We mentioned earlier today of the demonstration happening at the Russian consulate in Toronto, and pictures from the event are beginning to surface:
Last minute event reminders today: Calgary Ukrainian festival & demonstration at Russian consulate in Toronto
Update: Pictures from the demonstration at the Russian consulate in Toronto are available
Here are some events that are happening today, definitely worth checking out if you’re in Calgary or Toronto:
Sunday, May 30th: 11a.m. – 5 p.m. ( 3 shows )
KITCHEN HOURS: 11am-4:00pm
Festival tickets $5 each Children under 5 FREE
Zabava tickets $15 each, not included in Festival Ticket
Click here for the schedule
Sunday, May 30, 2010, 2:00 p.m.
Russian Consulate General
175 Bloor St. East (Bloor and Church), Toronto
TOGETHER WE WILL
PROTEST Russia’s drive to re-colonize Ukraine
PROTEST the stationing of Russian armed forces in the port city of Sevastopil
PROTEST the violation of the Ukrainian Constitution by the President, Cabinet of Ministers and Parliament of Ukraine
PROTEST President Yanukovich’s rejection of Famine/Genocide legislation adopted by Ukraine,
Canada and many other countries
PROTEST censorship of Ukraine’s media, and the harassment and arrest of demonstrators
PROTEST the assault on Ukraine’s national identity, its history, heroes, language and culture
TOGETHER WE WILL STOP THE ASSAULT ON UKRAINIAN INDEPENDENCE AND DEMOCRACY!
Looking for this year’s Carassauga post?
It’s Carassauga time again! Mississauga’s annual culture celebration runs Friday May 28 to Sunday May 30 and the award-winning Ukrainian pavilion will be on hand again at the Dormition of the Mother of God Ukrainian Catholic Church. You can check out our posts from the 2009 and 2008 festivals, as well this year’s schedule below: Read more…
Education minister Tabachnyk approves unified Russian-Ukrainian textbooks: Stalin’s mass murders ‘entirely rational’
The release of the first unified Russian-Ukrainian textbook for history teachers is planned for the end of 2010, the Ukrainian education minister said at a RIA Novosti video link-up
“The textbook is being created for to the teachers who work with…secondary school pupils – to understand each other better,” Dmitri Tabachnyk said.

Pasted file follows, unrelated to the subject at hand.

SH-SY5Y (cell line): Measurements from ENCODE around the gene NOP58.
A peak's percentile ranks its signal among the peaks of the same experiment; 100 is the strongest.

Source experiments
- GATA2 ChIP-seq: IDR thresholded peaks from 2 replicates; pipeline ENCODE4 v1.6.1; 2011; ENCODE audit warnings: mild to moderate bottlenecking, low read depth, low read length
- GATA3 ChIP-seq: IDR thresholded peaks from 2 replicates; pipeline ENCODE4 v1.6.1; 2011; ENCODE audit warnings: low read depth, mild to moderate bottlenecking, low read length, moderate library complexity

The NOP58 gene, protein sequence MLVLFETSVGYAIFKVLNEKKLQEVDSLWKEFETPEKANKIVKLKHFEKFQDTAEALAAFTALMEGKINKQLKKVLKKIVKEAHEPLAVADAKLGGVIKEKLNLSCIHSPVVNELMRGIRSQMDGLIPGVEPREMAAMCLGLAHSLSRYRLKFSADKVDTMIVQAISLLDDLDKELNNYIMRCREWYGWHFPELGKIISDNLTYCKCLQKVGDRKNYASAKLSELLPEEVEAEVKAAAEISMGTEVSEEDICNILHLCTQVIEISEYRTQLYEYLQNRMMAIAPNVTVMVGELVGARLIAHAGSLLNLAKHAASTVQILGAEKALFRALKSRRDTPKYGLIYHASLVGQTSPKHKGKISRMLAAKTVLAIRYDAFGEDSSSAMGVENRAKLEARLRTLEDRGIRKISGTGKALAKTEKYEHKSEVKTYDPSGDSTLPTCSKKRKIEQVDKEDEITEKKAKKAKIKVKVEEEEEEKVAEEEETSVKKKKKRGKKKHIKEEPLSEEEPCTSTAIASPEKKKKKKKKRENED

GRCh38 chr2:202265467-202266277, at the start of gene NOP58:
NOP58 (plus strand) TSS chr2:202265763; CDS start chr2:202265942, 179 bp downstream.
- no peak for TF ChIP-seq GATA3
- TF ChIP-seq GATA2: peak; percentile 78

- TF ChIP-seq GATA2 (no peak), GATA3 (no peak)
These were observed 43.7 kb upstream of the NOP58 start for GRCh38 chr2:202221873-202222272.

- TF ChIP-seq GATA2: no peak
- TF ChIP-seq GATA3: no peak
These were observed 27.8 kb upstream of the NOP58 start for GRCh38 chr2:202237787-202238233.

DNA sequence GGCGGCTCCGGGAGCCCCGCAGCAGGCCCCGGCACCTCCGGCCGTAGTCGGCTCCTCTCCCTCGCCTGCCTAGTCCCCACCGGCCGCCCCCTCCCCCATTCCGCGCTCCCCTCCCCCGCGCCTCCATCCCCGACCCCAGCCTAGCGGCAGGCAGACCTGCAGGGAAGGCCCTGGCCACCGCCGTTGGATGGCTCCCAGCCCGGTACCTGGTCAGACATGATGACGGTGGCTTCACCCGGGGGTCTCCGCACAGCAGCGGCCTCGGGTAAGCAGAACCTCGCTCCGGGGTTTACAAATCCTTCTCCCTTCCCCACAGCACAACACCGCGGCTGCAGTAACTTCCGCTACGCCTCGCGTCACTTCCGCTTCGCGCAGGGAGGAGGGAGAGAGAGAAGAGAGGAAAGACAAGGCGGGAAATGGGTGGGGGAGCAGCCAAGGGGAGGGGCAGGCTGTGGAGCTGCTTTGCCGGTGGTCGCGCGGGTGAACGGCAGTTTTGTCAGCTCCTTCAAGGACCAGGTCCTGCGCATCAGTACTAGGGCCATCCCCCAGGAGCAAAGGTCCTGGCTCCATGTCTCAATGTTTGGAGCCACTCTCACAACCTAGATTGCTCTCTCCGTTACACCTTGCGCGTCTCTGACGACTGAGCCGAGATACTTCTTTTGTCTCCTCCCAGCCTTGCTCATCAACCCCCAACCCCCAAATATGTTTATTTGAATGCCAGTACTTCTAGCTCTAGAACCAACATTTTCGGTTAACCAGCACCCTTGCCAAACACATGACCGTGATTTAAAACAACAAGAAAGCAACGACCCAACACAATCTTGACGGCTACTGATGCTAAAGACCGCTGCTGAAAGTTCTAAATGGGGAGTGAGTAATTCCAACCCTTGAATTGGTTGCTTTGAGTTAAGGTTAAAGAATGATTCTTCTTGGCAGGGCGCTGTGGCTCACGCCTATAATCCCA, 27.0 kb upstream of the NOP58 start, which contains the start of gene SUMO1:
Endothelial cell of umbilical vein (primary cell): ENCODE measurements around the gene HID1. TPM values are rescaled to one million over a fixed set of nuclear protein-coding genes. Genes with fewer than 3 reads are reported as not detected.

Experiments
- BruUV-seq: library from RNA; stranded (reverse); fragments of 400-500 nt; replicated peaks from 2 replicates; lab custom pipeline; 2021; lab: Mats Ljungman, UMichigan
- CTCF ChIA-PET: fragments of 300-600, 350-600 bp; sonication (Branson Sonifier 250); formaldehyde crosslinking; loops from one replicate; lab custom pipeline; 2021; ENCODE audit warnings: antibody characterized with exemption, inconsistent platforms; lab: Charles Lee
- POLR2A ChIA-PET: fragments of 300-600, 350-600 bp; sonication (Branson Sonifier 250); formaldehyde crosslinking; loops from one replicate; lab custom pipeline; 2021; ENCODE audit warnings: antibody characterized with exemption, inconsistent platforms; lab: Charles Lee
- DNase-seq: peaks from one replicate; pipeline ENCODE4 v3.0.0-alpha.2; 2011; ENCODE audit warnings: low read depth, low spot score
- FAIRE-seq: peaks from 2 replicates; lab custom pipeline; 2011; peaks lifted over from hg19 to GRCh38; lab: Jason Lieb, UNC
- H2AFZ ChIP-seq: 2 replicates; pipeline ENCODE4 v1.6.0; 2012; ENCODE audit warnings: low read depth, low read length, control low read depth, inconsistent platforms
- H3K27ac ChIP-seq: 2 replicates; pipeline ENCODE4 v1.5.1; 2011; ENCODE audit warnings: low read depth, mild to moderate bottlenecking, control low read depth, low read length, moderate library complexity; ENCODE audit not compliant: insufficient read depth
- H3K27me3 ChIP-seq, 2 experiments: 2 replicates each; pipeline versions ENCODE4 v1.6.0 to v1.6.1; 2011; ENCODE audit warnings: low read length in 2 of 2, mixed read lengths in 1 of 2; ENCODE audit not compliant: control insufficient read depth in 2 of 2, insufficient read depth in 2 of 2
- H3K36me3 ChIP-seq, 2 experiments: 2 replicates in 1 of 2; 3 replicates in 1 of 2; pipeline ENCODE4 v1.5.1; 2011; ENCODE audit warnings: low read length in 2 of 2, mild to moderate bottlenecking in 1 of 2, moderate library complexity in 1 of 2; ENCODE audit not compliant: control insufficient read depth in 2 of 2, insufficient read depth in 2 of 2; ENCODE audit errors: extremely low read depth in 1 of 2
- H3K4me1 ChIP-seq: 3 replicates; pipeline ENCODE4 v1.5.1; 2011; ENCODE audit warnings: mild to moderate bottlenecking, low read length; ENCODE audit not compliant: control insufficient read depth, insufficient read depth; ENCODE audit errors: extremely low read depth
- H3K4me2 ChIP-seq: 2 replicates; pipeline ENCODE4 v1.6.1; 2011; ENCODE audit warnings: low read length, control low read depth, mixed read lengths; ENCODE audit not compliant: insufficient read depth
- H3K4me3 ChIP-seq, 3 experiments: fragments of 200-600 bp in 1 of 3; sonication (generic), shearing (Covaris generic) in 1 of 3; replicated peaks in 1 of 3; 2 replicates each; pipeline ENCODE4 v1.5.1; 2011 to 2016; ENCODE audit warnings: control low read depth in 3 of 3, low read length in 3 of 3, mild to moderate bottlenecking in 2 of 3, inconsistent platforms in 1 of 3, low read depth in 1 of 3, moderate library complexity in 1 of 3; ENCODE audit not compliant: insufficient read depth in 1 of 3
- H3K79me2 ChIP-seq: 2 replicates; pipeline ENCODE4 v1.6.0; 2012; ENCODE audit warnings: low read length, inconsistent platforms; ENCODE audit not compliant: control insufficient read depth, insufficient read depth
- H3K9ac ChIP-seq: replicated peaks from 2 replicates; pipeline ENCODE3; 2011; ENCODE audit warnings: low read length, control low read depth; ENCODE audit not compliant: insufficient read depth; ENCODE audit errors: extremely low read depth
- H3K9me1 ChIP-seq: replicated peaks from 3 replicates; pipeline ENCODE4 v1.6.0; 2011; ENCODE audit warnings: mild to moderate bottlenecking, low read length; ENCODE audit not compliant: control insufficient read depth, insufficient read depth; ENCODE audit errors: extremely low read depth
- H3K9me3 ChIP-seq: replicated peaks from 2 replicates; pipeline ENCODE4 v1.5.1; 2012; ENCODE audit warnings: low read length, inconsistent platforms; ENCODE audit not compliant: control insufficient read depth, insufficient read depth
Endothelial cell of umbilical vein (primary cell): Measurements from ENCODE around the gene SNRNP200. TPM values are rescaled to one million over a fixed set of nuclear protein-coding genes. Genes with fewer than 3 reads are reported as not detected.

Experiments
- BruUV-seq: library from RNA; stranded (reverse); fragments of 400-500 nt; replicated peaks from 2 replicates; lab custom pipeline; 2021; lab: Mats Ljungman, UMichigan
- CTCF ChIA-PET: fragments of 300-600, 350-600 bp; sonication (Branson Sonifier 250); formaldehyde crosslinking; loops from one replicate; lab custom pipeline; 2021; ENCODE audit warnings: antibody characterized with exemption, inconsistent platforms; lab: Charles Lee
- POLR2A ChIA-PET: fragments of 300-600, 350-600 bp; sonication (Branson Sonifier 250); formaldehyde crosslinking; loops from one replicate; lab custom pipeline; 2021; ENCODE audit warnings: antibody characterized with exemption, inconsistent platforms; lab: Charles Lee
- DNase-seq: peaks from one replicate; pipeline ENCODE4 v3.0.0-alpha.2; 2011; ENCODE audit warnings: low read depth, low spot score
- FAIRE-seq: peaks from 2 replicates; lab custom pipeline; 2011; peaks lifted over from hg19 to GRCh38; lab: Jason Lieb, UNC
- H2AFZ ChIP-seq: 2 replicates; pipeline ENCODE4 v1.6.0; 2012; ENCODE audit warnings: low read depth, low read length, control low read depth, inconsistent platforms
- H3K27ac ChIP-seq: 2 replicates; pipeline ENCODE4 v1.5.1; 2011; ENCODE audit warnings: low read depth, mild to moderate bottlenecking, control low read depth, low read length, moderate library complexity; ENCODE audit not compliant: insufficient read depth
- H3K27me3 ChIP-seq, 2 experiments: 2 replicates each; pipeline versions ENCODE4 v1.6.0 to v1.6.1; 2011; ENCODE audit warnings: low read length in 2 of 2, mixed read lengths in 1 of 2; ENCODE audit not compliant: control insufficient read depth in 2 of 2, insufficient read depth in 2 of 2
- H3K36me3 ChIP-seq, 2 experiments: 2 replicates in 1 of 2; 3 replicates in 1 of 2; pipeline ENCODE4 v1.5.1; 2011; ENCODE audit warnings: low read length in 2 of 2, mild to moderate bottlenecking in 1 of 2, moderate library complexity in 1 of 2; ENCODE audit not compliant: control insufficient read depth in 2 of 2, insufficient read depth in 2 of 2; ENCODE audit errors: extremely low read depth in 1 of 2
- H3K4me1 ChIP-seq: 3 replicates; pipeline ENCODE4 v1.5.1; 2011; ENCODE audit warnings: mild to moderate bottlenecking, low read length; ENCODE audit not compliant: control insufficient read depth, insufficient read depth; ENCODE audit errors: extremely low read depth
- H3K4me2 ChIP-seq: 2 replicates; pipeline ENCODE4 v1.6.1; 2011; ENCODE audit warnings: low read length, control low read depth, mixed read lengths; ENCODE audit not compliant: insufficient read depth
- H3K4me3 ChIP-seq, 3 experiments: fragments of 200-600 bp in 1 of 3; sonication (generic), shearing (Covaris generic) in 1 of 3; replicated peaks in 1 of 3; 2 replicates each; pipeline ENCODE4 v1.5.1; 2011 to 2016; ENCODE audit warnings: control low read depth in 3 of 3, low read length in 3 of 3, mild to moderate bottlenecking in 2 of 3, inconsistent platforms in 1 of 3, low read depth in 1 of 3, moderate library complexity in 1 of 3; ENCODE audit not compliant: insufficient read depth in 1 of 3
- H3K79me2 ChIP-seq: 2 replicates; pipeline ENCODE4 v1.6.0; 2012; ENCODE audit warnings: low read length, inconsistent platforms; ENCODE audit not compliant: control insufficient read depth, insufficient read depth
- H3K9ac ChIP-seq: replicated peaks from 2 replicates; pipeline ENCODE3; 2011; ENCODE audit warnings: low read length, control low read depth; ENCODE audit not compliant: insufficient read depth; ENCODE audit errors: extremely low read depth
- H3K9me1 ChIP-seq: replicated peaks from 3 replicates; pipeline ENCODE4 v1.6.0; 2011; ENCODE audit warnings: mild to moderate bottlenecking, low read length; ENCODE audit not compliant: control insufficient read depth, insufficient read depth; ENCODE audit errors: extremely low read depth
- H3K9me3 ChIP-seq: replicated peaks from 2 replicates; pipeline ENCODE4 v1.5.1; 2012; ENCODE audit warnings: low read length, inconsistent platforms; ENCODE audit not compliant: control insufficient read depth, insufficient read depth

Many Ukrainians despise Tabachnyk for his professed hatred of Ukrainian nationalism. Not surprising then is his approval of school materials in Russia that have been quietly transforming into Soviet-era propaganda pieces for the government to idolize Stalin for a new generation:
Stalin acted ‘entirely rationally’ in executing and imprisoning millions of people in the Gulags, a controversial new Russian teaching manual claims.
Fifty-five years after the Soviet dictator died, the latest guide for teachers to promote patriotism among the Russian young said he did what he did to ensure the country’s modernisation.
The manual, titled A History of Russia, 1900-1945, will form the basis of a new state-approved text book for use in schools next year.
It seems to follow an attempt backed by Prime Minister Vladimir Putin to re-evaluate Stalin’s record in a more positive light.
Critics have taken exception, however, to numerous excerpts, which they say are essentially attempts to whitewash Stalin’s crimes.
Historians believe up to 20 million people perished as a result of his actions – more than the six million killed during Hitler’s genocide of the Jews.
Now the new teaching manual is attempting to tell a generation of Russian schoolchildren that Stalin acted rationally.
The manual informs teachers that the Great Terror of the 1930s came about because Stalin ‘did not know who would deal the next blow, and for that reason he attacked every known group and movement, as well as those who were not his allies or of his mindset.’
It stresses to teachers that ‘it is important to show that Stalin acted in a concrete historical situation’ and that he acted ‘entirely rationally – as the guardian of a system, as a consistent supporter of reshaping the country into an industrialised state.’
The controversial manual is produced by the country’s leading school book publishers Prosveshenije, a state-supported company that was a monopoly supplier of classroom texts in the Soviet era, and appears to be returning to that role.
Alexander Kamensky, head of the history department at the Russia State University for the Humanities, said the manual was, ‘sadly,’ a sign that teaching history in schools has become ‘an ideological instrument.’
But it seems to echo Putin’s remarks to a group of history teachers in June 2007 when he said while Stalin’s purges were one of the darkest periods of the country’s history, ‘others cannot be allowed to impose a feeling of guilt on us.’
An earlier manual called Stalin an ‘effective manager’.
With this being taught in Ukrainian schools, as well as erections of Stalin busts in the country it seems that a new Soviet Union is in the works.
Allow me to introduce this week’s busker, seasoned violinist Ruslan Nebesov, whom I met on the northbound Bloor-Yonge platform. Ruslan himself is stoic and calm, but tutelage at a prestigious Ukrainian music school and decades of musical discipline have given his playing an obvious shine.
With that said, allow me to introduce this week’s busker, seasoned violinist Ruslan Nebesov, whom I met on the northbound Bloor-Yonge platform. Ruslan himself is stoic and calm, but tutelage at a prestigious Ukrainian music school and decades of musical discipline have given his playing an obvious shine.
First of all, tell me a bit about yourself. Who is Ruslan Nebesov?
I’m a musician. I started to play the violin when I was 6 years old at the School of Stolyarsky, a school in Odessa, Ukraine for gifted musicians. I especially like to play the piano and the violin.
What is your musical genre?
Mostly classical, but I can play jazz, traditional, some gypsy…everything, almost.
Ruslan also plays in a band called Jumple